Mohs Micrographic Surgery
What is Mohs Micrographic Surgery?
- The procedure was developed in the 1930s at the University of Wisconsin by Dr. Frederic Mohs
- This surgery differs from other skin cancer treatments in that it allows the complete microscopic examination of the removed cancerous tissue so that all
the “roots” and extensions of the cancer can be eliminated in the same day
What to Expect During Your MOHS Surgery
- You will be placed under local anesthesia
- First, the visible tumor will be removed and a temporary sterile dressing will be applied to the wound while the tissue is processed.
- Each layer is carefully identified and mapped by Dr. Yen to ensure the precise orientation of the specimen.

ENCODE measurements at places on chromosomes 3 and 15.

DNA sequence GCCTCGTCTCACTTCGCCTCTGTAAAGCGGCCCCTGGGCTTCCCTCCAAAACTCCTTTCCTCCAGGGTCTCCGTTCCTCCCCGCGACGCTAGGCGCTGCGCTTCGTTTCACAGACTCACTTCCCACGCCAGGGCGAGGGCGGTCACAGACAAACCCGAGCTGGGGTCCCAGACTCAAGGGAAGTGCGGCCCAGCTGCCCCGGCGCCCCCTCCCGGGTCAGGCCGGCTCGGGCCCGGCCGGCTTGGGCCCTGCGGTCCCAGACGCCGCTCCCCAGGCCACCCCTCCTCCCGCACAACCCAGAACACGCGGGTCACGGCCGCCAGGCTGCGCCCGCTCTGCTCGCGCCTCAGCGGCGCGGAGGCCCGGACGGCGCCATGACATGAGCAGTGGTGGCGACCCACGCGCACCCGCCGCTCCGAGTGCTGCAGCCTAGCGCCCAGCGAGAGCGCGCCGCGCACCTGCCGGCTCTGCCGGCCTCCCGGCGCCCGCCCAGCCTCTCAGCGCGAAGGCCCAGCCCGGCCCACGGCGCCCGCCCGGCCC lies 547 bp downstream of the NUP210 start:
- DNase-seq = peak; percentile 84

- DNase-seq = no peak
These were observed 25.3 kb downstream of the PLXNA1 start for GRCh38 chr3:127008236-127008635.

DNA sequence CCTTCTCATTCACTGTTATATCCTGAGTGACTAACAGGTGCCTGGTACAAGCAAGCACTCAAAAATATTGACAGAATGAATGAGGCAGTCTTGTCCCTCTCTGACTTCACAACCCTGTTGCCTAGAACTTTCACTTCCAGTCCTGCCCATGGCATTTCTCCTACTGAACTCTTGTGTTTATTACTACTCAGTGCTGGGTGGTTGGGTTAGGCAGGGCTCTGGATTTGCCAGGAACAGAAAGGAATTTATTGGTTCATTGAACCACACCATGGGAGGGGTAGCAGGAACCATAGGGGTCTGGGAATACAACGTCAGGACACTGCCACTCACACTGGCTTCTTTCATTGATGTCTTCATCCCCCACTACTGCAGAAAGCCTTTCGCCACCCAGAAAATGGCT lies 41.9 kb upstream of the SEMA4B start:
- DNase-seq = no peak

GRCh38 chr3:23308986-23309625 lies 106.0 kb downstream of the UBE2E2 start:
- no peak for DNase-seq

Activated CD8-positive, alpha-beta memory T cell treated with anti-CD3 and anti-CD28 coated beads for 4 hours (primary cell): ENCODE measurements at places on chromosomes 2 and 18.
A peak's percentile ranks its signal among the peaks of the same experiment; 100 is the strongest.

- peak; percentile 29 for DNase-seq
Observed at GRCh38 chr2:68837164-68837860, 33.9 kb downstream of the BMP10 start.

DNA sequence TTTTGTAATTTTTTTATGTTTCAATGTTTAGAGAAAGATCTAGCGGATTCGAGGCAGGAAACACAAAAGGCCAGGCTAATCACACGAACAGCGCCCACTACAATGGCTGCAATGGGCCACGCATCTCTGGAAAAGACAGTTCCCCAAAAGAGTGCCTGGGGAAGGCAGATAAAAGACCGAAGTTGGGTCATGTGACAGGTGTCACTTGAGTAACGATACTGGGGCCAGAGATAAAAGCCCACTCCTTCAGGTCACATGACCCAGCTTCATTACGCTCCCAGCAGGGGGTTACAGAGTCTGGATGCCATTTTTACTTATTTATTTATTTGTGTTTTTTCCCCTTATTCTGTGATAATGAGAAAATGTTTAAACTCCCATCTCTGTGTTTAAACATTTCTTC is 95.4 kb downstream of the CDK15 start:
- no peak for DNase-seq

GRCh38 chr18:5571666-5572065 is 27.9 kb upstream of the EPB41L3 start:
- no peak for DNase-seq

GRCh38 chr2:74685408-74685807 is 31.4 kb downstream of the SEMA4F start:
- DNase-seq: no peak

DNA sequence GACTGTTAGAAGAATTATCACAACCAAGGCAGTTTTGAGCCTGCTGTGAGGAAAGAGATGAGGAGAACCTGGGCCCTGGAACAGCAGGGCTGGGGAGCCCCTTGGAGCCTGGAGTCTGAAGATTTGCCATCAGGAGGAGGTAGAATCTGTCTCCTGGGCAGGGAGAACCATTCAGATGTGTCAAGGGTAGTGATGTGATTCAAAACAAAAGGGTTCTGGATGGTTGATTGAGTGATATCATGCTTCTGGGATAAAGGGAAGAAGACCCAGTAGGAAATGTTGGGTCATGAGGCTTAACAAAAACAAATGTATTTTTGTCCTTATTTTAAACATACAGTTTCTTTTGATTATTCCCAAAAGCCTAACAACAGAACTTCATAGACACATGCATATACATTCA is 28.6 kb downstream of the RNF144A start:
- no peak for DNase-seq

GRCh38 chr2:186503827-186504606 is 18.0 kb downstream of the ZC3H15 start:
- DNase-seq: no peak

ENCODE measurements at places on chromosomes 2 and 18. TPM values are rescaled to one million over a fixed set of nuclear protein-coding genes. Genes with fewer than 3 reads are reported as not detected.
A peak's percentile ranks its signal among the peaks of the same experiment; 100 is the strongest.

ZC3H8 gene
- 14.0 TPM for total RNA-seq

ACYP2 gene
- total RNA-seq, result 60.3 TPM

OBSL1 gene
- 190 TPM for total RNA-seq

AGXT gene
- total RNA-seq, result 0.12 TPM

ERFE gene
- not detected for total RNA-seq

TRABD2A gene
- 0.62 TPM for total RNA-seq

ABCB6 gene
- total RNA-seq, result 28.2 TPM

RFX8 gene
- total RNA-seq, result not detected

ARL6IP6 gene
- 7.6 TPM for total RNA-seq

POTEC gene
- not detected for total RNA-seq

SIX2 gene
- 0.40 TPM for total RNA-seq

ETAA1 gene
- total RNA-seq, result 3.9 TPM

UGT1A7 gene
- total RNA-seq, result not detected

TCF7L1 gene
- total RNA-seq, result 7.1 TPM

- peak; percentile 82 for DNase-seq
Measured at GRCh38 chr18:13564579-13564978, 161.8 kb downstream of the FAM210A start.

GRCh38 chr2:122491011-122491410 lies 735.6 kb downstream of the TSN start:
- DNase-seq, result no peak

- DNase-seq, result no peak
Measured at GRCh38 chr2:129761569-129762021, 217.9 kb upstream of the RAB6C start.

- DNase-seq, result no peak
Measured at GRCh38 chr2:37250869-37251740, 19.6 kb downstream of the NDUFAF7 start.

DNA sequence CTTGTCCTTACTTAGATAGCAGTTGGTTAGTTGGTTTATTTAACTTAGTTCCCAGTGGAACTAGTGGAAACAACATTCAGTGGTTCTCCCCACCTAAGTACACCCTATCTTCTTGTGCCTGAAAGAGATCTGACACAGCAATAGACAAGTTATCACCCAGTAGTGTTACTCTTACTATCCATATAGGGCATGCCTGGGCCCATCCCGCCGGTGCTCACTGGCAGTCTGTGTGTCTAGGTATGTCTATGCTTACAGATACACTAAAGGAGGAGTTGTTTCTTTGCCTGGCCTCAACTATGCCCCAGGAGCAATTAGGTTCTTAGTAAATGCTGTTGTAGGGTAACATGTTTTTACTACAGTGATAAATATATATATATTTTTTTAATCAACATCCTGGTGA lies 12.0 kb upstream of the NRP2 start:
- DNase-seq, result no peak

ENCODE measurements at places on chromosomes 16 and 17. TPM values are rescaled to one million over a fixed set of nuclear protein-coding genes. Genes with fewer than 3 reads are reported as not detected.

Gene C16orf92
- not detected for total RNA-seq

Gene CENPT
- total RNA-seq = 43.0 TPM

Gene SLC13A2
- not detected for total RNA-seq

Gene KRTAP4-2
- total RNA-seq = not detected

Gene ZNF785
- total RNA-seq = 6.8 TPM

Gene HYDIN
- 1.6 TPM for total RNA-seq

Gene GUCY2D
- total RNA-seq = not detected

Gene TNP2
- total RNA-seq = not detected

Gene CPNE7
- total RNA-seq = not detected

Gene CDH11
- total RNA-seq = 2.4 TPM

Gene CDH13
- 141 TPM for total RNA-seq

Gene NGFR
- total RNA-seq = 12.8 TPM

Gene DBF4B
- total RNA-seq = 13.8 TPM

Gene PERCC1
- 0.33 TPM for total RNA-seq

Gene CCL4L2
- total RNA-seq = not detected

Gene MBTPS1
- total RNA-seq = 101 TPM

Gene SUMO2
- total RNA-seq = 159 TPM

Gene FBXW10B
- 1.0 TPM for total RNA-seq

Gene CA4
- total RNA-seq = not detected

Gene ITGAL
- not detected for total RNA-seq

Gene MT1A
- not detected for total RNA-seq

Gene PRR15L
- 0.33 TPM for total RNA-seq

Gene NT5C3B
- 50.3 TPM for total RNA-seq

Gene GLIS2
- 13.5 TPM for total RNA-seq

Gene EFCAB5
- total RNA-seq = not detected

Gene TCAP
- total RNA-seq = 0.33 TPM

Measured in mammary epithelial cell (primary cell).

- The cancerous tissue is examined by Dr. Yen under a microscope to see if any cancer cells still remain at the margins.
- If any cancer remains, additional layers of skin continue to be removed and examined under the microscope
- The process continues until all the cancer is cleared
Duration of the Surgery
Although most Mohs cases can be completed in three or fewer stages, it is not possible to predict the extent of the skin cancer. The time spent in surgery is minimal compared to the time needed to microscopically process and examine the removed tissue.
It is advised to reserve the entire day for this procedure.
More information about Mohs Micrographic Surgery is available from the ACMS.